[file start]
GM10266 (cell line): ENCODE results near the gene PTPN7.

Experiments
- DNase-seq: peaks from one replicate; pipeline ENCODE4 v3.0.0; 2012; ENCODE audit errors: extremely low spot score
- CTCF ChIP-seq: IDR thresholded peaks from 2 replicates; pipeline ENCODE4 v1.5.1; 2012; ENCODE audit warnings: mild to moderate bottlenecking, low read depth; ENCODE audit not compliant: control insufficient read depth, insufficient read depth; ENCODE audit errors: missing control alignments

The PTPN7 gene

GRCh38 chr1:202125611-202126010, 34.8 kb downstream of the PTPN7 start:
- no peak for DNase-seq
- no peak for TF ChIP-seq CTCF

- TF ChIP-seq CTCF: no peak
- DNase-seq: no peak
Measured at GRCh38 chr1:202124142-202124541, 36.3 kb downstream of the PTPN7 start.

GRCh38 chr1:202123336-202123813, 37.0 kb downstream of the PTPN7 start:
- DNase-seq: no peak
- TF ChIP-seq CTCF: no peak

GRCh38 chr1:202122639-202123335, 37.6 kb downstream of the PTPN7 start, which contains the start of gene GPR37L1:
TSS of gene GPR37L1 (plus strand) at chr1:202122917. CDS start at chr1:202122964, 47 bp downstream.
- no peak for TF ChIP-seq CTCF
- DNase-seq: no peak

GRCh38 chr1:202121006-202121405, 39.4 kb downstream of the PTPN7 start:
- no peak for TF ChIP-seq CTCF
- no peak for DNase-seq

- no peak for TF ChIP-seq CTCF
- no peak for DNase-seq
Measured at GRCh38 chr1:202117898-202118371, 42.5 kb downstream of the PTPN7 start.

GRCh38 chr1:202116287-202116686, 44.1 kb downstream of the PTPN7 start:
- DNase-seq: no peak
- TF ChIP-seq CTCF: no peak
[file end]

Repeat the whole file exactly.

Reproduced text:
GM10266 (cell line): ENCODE results near the gene PTPN7.

Experiments
- DNase-seq: peaks from one replicate; pipeline ENCODE4 v3.0.0; 2012; ENCODE audit errors: extremely low spot score
- CTCF ChIP-seq: IDR thresholded peaks from 2 replicates; pipeline ENCODE4 v1.5.1; 2012; ENCODE audit warnings: mild to moderate bottlenecking, low read depth; ENCODE audit not compliant: control insufficient read depth, insufficient read depth; ENCODE audit errors: missing control alignments

The PTPN7 gene

GRCh38 chr1:202125611-202126010, 34.8 kb downstream of the PTPN7 start:
- no peak for DNase-seq
- no peak for TF ChIP-seq CTCF

- TF ChIP-seq CTCF: no peak
- DNase-seq: no peak
Measured at GRCh38 chr1:202124142-202124541, 36.3 kb downstream of the PTPN7 start.

GRCh38 chr1:202123336-202123813, 37.0 kb downstream of the PTPN7 start:
- DNase-seq: no peak
- TF ChIP-seq CTCF: no peak

GRCh38 chr1:202122639-202123335, 37.6 kb downstream of the PTPN7 start, which contains the start of gene GPR37L1:
TSS of gene GPR37L1 (plus strand) at chr1:202122917. CDS start at chr1:202122964, 47 bp downstream.
- no peak for TF ChIP-seq CTCF
- DNase-seq: no peak

GRCh38 chr1:202121006-202121405, 39.4 kb downstream of the PTPN7 start:
- no peak for TF ChIP-seq CTCF
- no peak for DNase-seq

- no peak for TF ChIP-seq CTCF
- no peak for DNase-seq
Measured at GRCh38 chr1:202117898-202118371, 42.5 kb downstream of the PTPN7 start.

GRCh38 chr1:202116287-202116686, 44.1 kb downstream of the PTPN7 start:
- DNase-seq: no peak
- TF ChIP-seq CTCF: no peak